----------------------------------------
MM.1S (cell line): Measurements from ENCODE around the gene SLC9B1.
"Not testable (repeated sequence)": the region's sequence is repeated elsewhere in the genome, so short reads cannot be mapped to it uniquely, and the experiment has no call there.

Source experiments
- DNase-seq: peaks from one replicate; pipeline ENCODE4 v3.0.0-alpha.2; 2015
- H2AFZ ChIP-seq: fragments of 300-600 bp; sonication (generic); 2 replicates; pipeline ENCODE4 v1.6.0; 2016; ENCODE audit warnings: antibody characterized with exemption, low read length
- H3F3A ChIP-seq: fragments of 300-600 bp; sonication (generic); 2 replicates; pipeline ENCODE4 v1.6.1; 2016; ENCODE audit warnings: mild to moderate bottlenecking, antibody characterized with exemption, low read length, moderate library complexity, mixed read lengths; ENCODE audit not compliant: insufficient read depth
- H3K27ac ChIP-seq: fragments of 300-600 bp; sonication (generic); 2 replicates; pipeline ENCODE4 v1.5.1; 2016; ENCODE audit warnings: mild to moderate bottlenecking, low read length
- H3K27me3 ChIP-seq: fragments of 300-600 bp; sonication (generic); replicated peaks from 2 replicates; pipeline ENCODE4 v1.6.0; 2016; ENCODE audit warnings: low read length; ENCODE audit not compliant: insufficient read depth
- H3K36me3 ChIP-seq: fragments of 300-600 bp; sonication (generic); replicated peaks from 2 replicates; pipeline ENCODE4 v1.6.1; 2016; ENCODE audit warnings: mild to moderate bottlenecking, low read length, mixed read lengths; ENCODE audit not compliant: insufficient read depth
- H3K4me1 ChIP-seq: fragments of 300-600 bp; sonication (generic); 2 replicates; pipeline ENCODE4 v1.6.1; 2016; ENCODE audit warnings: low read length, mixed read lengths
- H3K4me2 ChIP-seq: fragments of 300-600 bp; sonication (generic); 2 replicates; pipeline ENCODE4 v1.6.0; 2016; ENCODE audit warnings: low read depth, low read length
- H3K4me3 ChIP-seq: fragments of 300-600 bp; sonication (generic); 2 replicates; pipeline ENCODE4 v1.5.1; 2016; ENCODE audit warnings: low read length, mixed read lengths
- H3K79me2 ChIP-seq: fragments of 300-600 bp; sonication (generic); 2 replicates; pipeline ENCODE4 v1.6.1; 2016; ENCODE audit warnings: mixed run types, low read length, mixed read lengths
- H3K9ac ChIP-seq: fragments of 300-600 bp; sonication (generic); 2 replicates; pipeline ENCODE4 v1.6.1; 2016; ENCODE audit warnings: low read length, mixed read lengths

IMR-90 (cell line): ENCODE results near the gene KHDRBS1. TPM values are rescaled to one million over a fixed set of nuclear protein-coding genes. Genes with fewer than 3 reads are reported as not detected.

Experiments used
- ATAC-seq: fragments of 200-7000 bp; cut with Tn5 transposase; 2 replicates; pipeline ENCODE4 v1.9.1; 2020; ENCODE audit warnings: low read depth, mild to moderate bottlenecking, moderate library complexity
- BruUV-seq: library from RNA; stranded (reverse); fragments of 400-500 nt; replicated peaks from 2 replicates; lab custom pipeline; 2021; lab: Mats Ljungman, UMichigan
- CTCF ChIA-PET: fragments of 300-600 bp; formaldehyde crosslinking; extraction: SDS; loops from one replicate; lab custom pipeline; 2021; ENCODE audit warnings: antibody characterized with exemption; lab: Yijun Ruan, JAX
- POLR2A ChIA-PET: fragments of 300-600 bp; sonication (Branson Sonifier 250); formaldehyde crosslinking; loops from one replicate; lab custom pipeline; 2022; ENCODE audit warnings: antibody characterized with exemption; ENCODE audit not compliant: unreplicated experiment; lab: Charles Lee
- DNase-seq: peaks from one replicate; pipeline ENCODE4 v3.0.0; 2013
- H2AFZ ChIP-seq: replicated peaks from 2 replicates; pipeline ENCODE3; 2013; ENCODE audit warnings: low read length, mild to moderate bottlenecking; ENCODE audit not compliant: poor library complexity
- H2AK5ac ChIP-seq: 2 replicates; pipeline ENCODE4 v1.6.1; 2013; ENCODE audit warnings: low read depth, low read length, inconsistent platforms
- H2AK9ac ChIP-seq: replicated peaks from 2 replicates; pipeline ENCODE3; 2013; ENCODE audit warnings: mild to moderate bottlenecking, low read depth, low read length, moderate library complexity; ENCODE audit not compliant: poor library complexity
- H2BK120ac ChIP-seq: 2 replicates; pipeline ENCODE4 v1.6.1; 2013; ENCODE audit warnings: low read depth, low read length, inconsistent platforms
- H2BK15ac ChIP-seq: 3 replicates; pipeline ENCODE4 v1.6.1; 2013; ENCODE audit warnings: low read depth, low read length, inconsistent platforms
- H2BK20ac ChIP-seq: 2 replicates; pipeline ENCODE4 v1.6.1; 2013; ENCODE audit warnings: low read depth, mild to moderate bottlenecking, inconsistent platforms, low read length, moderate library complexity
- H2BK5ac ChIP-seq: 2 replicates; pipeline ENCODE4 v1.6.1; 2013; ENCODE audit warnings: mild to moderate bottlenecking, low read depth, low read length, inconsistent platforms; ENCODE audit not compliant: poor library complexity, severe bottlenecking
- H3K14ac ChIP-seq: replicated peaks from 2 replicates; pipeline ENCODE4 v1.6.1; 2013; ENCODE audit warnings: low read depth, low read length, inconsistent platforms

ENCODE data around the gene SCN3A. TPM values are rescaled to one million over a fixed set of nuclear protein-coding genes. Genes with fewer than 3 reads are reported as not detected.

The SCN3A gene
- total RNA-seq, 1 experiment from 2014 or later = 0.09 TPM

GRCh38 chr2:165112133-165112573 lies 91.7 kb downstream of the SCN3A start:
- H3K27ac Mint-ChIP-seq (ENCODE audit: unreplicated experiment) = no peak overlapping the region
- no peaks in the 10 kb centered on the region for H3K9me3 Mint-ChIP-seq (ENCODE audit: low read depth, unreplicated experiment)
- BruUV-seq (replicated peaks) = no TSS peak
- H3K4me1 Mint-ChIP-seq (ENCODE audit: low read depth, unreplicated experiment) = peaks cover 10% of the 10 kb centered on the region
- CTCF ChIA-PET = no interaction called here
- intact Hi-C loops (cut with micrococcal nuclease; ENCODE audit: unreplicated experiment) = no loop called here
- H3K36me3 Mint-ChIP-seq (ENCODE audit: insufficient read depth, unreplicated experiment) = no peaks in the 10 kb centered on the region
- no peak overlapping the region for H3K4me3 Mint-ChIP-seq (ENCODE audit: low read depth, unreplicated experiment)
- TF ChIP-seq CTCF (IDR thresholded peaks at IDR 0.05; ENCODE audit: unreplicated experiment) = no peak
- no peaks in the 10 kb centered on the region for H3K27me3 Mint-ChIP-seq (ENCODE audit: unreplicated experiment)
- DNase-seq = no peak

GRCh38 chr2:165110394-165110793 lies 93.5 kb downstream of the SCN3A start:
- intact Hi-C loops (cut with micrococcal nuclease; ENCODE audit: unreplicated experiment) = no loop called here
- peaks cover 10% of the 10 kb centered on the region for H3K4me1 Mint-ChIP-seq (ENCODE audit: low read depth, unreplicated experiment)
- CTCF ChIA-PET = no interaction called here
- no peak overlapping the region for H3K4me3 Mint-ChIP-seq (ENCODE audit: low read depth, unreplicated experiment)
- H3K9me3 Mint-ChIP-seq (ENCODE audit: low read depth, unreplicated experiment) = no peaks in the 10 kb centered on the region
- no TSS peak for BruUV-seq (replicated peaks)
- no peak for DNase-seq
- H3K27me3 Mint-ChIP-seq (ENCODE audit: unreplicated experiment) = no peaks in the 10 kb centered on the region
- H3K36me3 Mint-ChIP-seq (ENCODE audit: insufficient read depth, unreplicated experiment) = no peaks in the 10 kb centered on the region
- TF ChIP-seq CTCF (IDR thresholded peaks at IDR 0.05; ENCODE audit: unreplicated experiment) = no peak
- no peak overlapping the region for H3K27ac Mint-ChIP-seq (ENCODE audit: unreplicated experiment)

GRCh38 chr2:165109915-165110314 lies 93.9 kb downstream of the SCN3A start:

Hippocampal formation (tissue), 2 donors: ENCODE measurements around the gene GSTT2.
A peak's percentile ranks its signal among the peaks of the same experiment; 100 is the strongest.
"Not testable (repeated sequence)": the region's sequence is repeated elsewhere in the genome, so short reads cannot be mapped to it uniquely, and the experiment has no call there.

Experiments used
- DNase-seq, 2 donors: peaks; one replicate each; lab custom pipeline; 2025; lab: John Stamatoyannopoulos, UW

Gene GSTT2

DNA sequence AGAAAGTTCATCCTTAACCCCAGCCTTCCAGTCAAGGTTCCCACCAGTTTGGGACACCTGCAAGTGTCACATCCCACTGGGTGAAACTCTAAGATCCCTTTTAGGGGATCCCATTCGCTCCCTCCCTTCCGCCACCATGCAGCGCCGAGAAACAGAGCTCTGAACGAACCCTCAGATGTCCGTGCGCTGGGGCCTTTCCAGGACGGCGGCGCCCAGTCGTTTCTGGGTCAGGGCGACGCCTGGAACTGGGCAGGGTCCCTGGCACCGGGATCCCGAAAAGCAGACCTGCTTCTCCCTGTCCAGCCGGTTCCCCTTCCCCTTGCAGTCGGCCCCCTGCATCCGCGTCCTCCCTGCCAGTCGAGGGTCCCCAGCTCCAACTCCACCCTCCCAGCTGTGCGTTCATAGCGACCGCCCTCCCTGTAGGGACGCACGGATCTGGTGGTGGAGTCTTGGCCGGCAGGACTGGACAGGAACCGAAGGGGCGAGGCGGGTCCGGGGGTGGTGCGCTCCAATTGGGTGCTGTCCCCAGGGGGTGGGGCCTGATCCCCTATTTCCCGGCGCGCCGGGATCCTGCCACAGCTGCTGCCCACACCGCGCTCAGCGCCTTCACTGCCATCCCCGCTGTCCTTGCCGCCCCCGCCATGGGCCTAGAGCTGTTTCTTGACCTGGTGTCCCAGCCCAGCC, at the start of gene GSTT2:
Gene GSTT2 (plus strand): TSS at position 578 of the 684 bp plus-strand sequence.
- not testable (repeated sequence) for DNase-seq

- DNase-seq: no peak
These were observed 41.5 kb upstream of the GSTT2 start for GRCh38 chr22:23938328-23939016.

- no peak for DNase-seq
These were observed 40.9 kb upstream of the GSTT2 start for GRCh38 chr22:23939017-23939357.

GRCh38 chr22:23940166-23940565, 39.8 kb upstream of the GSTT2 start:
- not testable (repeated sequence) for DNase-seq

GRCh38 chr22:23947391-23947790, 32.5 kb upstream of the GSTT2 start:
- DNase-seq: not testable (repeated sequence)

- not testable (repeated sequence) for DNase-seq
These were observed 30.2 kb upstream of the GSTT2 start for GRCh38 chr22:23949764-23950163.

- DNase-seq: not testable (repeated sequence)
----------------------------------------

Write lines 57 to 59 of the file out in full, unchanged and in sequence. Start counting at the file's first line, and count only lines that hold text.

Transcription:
GRCh38 chr2:165109915-165110314 lies 93.9 kb downstream of the SCN3A start:

Hippocampal formation (tissue), 2 donors: ENCODE measurements around the gene GSTT2.
A peak's percentile ranks its signal among the peaks of the same experiment; 100 is the strongest.